The need for a harbour and lighthouse at Kincardine was driven by two main industries. By 1866, a fleet of six fishing boats was sailing from the harbour each morning to set their nets out in Lake Huron, and large deposits of salt at a depth of one thousand feet had been discovered at Kincardine in 1868. Wells were sunk to bring a briny solution to the surface, and various means were then used to either boil or evaporate off the water leaving the valuable salt crystals. In 1875, two salt companies produced 187,000 barrels of salt, a good portion of which was exported to the United States.
In 1877, Darius Smith, Superintendent of Lights above Montreal, visited Kincardine and made the following report on the pierhead light and its companion range light that had recently been erected.
Supplied this Station on 23rd July, at 6 p.m. It is a white wooden trellis work building, 30 feet high from the wharf to deck of lantern. The lantern is of wood and has five mammoth flat-wick lamps with 18-inch reflectors, and shows a fixed red catoptric light. The lantern is six feet four inches in diameter; size of glass, 30 x 36 inches; size of ruby glass, 19x19 inches.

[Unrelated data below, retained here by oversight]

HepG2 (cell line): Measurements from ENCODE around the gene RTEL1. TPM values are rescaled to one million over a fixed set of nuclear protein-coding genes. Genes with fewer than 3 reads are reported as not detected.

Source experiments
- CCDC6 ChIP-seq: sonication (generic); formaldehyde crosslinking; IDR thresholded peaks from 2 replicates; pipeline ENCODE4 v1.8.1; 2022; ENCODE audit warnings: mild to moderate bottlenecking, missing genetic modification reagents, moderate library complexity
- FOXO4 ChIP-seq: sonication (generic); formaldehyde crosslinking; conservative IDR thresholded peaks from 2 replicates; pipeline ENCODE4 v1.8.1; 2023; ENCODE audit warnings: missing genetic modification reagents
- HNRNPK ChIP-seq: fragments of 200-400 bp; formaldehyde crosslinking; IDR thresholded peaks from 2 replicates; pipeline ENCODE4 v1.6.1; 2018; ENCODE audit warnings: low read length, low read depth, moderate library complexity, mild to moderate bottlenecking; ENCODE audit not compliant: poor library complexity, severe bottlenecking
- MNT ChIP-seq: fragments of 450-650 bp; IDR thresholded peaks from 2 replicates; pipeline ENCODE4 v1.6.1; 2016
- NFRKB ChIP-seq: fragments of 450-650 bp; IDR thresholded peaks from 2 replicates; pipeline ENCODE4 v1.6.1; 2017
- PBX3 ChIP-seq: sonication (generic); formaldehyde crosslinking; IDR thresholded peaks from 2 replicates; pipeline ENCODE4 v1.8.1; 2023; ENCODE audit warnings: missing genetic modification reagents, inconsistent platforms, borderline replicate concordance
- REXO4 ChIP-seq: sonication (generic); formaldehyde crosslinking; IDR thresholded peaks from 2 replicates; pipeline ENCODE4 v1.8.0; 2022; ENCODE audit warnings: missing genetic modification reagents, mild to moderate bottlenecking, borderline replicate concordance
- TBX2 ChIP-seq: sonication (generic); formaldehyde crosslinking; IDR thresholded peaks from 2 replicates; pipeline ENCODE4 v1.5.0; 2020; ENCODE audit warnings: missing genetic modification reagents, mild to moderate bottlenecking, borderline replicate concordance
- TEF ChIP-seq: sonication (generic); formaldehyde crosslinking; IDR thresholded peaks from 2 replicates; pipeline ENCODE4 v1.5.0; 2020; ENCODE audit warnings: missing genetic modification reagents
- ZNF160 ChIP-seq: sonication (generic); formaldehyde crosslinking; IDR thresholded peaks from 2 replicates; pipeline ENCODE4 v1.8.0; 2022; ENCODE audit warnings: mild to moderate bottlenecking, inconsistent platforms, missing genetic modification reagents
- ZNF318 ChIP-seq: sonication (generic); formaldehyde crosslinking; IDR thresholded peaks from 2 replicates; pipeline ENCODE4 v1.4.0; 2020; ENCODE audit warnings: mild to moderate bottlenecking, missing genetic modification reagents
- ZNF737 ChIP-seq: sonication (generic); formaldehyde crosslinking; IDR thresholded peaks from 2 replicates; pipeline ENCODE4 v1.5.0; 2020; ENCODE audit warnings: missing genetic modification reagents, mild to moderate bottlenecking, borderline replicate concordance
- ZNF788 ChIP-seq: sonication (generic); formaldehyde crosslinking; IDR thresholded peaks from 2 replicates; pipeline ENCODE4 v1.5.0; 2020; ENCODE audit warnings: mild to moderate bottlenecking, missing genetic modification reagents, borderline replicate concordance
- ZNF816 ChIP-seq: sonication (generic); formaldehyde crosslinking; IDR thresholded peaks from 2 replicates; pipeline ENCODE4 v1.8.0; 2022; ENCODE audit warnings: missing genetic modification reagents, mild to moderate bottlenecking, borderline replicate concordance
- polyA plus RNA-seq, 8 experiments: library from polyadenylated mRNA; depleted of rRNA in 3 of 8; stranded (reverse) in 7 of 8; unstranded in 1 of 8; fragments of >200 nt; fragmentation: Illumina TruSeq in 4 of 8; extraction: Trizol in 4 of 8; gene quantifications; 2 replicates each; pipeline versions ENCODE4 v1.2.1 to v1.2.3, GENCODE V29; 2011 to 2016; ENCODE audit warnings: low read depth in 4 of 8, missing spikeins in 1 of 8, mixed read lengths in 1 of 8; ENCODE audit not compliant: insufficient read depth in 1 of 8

The range light is a very slight building, the foundation of which is very rotten and the wharf on which it stands is in a very bad condition. The lantern used in this range light has to be carried by hand from the outer lighthouse, which I would recommend should be remedied and a new building put up.
The lights are well kept.
Mr. Wm. Kay, Keeper, has a family of nine.
This new Kincardine Lighthouse, which remains standing, consists of an octagonal, sixty-three-foot tower, having a vertical row of windows facing each of the cardinal directions and being perched atop a two-story keeper’s dwelling. Besides serving as the rear range light for entering the harbour, the new lighthouse also functioned as a lake coast light, displaying a fixed white light varied by red flashes every fifteen seconds. In 1910, a fourth-order Fresnel lens, which was illuminated by an incandescent oil vapour lamp and produced a white flash every twenty seconds, replaced the original catoptric light.